Four months ago, police in the city of Kut prepared a massive raid, but the information was leaked and the commandos were met with tough resistance, sparking battles which left dozens dead.

The deadly stretch of road is off-limits to any foreigner as rebels can cut it at any time to snatch their prey.

This makes any travel south of the capital extremely perilous as the only other southbound road passes through lawless towns such Mahmudiyah and Latifiyah, in an area which has been dubbed the "triangle of death".

In November 2004, US, British and Iraqi troops launched "Operation Plymouth Rock", a massive push to purge the area of wanted rebels. Residents say they have just moved east to the Salman Pak region.

Salman Pak itself is a larger city than Latifiyah and could pose a more serious challenge to Iraqi forces.

According to the head of Iraqi intelligence, General Mohammed Abdallah Shahwani, Salman Pak is "a guerrillas' fiefdom". "To reclaim the city would take a real battle," he said.

 

Saudi king urges Gulf leaders to stand up to Iran

Jewish pilgrims flock to Tunisia’s Djerba

IS claims Texas anti-Muslim event attack

Iran dreams big amid hopes for nuclear agreement

UAE reaches for Mars on ambitious space mission

Conflicts displace record 38 million people in 2014

Hezbollah targets Qaeda gathering along border with Syria

US seeks UN investigation on use of chemical weapons in Syria

Migrant misery continues as Italy faces tricky dilemma

Khamenei accuses Saudi Arabia of "immense crimes"

Egypt shows zero tolerance to ‘armed infiltrators’ in Sinai

‘Islamic State’ attack on Hasakeh leaves 16 Kurdish fighters dead

Netanyahu racing to form government

Assad says losing battles doesn't mean war is lost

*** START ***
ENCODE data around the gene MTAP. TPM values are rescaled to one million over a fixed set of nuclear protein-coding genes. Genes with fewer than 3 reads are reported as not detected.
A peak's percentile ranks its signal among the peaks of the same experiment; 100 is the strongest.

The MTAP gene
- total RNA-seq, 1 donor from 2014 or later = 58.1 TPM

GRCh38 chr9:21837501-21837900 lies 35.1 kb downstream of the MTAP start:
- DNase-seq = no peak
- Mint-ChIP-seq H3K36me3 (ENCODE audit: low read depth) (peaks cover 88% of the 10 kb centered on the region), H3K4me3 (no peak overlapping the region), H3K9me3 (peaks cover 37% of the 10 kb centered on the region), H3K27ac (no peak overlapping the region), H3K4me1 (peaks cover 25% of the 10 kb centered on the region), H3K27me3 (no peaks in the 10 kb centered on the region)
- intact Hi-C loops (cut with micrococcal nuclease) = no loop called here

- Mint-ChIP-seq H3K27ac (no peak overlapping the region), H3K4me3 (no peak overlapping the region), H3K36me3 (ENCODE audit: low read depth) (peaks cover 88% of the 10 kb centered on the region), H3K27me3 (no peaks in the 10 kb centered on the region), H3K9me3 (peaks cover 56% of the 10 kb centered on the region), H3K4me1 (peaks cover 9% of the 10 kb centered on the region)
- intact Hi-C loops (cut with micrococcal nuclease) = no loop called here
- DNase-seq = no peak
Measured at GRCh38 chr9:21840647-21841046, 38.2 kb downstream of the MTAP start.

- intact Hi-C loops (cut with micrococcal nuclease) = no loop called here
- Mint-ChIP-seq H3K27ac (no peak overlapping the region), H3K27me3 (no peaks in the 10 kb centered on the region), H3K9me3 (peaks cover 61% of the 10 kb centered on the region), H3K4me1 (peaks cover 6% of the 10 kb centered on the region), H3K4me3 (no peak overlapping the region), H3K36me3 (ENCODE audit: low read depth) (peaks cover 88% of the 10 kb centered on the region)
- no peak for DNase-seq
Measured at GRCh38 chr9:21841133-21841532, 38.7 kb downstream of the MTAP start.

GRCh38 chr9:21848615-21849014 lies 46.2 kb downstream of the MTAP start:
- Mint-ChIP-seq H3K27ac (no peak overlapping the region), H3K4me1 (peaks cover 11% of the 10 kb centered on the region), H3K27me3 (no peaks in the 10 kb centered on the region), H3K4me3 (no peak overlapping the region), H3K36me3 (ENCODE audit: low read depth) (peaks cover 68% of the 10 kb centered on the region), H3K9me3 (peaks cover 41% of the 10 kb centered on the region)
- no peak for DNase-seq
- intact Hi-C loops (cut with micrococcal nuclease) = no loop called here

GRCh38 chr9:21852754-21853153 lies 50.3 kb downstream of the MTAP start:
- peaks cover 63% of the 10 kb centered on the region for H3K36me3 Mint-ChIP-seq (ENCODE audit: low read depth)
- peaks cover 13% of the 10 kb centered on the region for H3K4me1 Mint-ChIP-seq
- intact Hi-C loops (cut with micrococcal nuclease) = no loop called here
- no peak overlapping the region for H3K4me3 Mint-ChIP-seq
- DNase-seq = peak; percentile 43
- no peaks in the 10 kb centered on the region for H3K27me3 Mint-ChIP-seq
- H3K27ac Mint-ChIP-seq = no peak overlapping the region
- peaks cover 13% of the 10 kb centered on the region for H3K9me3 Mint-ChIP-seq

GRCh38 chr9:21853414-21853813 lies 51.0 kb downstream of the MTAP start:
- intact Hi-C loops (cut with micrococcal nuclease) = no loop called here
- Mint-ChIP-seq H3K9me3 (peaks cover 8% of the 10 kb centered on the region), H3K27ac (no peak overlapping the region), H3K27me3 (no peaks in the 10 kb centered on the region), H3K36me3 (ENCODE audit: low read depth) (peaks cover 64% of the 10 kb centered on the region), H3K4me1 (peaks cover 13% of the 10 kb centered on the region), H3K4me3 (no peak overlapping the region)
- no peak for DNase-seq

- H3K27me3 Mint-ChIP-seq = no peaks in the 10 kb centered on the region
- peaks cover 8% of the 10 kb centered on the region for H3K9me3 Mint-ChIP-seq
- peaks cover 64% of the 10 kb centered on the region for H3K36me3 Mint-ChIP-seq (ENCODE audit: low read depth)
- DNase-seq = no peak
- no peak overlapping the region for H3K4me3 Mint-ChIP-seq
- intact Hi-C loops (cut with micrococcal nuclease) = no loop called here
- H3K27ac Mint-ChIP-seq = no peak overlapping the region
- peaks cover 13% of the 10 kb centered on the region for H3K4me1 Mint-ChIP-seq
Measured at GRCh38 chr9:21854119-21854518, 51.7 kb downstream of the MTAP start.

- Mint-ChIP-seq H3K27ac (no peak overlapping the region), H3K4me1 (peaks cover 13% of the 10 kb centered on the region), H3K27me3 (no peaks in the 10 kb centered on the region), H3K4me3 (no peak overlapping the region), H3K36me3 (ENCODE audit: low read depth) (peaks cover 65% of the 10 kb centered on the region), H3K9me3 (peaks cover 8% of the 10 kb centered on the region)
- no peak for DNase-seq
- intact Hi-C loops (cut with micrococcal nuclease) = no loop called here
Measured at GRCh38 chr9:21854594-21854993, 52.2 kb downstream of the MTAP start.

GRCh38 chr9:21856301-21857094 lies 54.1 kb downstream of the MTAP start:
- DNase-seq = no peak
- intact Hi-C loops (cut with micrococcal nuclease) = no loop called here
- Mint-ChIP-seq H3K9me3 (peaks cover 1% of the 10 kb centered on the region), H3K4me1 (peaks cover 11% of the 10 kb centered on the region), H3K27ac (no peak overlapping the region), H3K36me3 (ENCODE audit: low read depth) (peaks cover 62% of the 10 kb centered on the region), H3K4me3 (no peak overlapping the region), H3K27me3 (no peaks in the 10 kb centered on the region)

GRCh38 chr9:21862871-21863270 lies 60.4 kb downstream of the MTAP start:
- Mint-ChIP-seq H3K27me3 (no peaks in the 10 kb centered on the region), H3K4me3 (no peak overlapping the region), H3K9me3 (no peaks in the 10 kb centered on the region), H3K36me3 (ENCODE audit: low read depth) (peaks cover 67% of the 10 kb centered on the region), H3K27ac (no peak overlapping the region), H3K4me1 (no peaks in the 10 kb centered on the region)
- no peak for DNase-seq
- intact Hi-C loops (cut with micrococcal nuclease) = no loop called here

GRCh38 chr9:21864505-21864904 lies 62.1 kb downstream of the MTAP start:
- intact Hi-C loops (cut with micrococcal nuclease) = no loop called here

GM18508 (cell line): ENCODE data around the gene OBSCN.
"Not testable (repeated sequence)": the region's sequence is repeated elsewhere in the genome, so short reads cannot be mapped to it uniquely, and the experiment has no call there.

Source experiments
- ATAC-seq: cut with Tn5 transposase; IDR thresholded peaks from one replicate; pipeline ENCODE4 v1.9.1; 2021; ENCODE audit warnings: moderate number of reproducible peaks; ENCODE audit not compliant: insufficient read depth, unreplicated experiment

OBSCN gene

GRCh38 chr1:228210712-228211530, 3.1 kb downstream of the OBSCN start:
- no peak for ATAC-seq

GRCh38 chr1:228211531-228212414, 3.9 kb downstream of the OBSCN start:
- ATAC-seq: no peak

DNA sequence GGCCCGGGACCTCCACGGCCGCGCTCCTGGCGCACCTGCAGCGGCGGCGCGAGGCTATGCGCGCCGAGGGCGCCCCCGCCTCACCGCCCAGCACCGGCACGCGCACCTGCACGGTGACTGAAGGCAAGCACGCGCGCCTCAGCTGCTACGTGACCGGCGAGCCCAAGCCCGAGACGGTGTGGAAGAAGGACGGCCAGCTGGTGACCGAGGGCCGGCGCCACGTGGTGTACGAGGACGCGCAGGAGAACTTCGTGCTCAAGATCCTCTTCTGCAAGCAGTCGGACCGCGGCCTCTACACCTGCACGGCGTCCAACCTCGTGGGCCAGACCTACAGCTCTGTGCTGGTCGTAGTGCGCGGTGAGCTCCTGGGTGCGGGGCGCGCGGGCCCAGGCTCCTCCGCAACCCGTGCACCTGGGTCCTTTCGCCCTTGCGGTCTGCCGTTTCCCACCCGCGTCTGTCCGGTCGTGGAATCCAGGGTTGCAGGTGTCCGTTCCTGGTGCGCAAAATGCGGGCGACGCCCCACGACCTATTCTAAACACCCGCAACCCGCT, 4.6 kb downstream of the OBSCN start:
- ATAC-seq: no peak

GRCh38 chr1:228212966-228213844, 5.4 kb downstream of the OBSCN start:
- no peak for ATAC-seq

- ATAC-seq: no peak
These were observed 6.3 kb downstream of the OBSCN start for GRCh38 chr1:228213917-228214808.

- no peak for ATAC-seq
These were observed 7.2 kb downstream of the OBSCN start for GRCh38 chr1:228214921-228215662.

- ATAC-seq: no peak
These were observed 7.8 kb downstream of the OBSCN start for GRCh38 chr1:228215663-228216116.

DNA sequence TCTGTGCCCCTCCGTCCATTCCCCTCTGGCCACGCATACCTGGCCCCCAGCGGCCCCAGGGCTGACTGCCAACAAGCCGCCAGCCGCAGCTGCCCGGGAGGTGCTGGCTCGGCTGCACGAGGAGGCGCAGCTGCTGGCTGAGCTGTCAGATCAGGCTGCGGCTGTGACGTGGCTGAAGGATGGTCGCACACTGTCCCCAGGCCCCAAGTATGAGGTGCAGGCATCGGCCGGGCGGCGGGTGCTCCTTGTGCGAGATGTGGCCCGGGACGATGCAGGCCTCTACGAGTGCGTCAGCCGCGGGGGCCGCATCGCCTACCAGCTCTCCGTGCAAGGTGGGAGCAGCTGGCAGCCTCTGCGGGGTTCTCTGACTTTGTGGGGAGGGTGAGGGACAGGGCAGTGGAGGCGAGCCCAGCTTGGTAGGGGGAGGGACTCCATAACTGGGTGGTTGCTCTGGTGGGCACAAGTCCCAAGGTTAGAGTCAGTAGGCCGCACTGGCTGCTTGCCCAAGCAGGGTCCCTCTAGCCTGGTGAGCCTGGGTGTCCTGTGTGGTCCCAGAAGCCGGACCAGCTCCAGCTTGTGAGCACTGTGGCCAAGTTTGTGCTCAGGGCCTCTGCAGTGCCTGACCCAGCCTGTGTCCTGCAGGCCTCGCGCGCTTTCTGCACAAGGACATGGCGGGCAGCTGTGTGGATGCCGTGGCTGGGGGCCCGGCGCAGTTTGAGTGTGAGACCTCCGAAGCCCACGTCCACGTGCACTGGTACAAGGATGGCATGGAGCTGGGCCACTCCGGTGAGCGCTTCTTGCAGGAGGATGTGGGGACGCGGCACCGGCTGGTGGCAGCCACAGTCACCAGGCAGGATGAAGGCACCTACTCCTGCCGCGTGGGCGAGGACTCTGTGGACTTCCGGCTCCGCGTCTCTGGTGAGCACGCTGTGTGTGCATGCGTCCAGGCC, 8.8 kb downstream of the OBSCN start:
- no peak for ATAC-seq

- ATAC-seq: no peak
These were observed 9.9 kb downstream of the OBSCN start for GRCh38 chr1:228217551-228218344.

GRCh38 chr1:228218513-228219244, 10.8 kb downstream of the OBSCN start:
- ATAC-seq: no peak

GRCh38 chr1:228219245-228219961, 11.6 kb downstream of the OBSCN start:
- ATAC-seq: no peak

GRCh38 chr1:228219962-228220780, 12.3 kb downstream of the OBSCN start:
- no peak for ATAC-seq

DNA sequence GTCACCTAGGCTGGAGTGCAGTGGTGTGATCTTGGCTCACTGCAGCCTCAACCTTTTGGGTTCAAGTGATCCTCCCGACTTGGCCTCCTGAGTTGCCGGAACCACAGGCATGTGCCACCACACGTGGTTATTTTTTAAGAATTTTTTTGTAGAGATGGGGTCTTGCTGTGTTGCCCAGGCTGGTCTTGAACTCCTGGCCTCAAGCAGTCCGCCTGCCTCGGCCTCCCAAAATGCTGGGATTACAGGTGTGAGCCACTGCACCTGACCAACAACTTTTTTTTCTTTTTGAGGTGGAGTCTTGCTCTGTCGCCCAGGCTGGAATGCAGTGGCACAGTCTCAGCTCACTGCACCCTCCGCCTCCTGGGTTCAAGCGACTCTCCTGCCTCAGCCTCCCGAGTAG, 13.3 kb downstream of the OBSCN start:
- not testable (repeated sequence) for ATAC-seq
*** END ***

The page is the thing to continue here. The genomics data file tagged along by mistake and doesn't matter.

Kerry to talk to Saudis about 'humanitarian pause' in Yemen

Jerusalem gets ready for first modern Palestinian saints

Kerry in Djibouti, home to main US military base in Africa

Obama nominates Marine general for top US military post

UN Syria envoy launches wide-ranging talks in Geneva

Top US diplomat sees ‘better future’ for Somalia

Israel closes investigation into killing of Arab Israeli youth

Qatar to build ‘cities’ for migrant workers

Saudi King warns of Iran threat to regional stability

Hamas launches crackdown on radical Salafist groups in Gaza

Kerry first high-ranking U.S. diplomat in Somalia

Iraq sends reinforcements to key Beiji refinery

Violent attacks force major hospital in Aleppo to close indefinitely

Rouhani denounces western pride in arms sales

Riyadh, Paris discuss multi-billion-euro projects

Prince Ali: I will continue FIFA race until the end

Israel PM still short of even slimmest majority

Saudi king sacks head of royal protocol

Hollande ‘guest of honour’ at GCC summit

Iraq Sunnis stay away from Tikrit for fear of revenge-seeking militias

Saudi Arabia considers ‘temporary’ halt in coalition air strikes

France looks to boost ties with Gulf countries

Taliban soften position after Qatar talks

Israel seeks to ease tensions with angry Ethiopian community

UN gears up to host separate talks with Syria rival sides

Hundreds of residents protest against Qaeda control of Yemen city

Qatar signs deal for 24 French Rafale fighter jets

Police foil attack against Prophet Muhammad exhibition in Texas

Lebanon security forces arrest IS-linked cleric

Recent disasters fail to slow tide of desperate migrants

Rumour of Al-Duri killing breathes life into shadow of Iraq dictator